Pullman pans are just fun to use, and they make for a pretty impressive loaf when you bring one to the table. The pan is nearly twice as long as a normal pan, slightly narrower with taller very straight sides. It makes great sandwich bread and toast with the nice uniform shape.
You can also get a lid for it, making Texas Toast, or any squared off bread you want. Using a lid will slightly compress the bubbling at the top of the bread, but if you have proofed it well enough the consistency will be just fine.
Whole wheat, WW, will typically make a more dense bread, or ‘hearty’ as the nicest term goes. The ratio of WW to white flour is the most impactful aspect of the density. Second is the amount of sugars used. Then there are some techniques that can help, among other factors.
We’ve used a sponge in this series exploring bread. This time we will use it with the wheat flour. This will give it even more time to soften up and release glutens. We also used WW bread flour which pushes up the glutens as well.
Long Loaf of Whole Wheat recipe
In your mixing bowl;
- 2 cups very water
- 2 ½ cups whole wheat bread flour
- ¼ cup brown sugar
Let cool until just warm, about 100 degrees. Stir in one packet, or two teaspoons, instant yeast. Let sit for two hours creating your sponge.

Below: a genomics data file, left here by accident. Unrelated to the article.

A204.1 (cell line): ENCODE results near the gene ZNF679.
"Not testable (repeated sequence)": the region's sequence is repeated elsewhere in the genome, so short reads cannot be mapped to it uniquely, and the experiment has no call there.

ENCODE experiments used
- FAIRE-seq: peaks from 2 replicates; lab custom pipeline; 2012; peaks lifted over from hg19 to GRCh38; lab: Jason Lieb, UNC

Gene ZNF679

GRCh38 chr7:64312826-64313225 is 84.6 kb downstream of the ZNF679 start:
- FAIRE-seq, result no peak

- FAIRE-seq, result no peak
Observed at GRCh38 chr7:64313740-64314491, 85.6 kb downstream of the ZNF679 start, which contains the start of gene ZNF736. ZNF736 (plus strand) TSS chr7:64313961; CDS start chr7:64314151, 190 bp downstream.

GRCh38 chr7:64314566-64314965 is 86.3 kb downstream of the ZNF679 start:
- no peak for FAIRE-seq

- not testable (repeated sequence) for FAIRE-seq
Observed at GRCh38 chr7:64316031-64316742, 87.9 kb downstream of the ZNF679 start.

Add to sponge;
- 3 ½ cups all-purpose flour
- 2 Tablespoons vegetable oil
- 1 teaspoon salt
Knead with dough hook 2-5 minutes (depending on the hook style) until the dough is pulled away from the sides. It’s always a good idea to give it a few turns on the board to insure it is smooth enough. So transfer the dough from the bowl onto a floured counter or board. Knead a few moments until elastic and smooth. Shape into a ball. Lightly oil a large bowl, place the dough in the bowl, then turn over so that the top has a light oil coating.
Let rise for 90-120 minutes, until dough has doubled in size. Punch the dough down, let rest 10 minutes. Lightly oil the Pullman pan, usually a spray spread thoroughly with a paper towel is perfect. Put the dough on a lightly floured counter or board and shape into one long even cylindrical shape. Place it in the pan and let rise for 90 minutes or until doubled in size.
Preheat the oven to 350 degrees. Use a razor or sharp knife to make a shallow cut the length of the loaf (or make angled cuts across the loaf every couple inches). Bake until the loaf sounds hollow when tapped on the bottom of the pan, or the internal temperature has gotten above 190 degrees, about 35 minutes. Cool for 5 minutes then remove from the pan. The loaf should just slide from the pan onto its side on a counter, then you can put it on a rack to cool for at least 10 more minutes before slicing.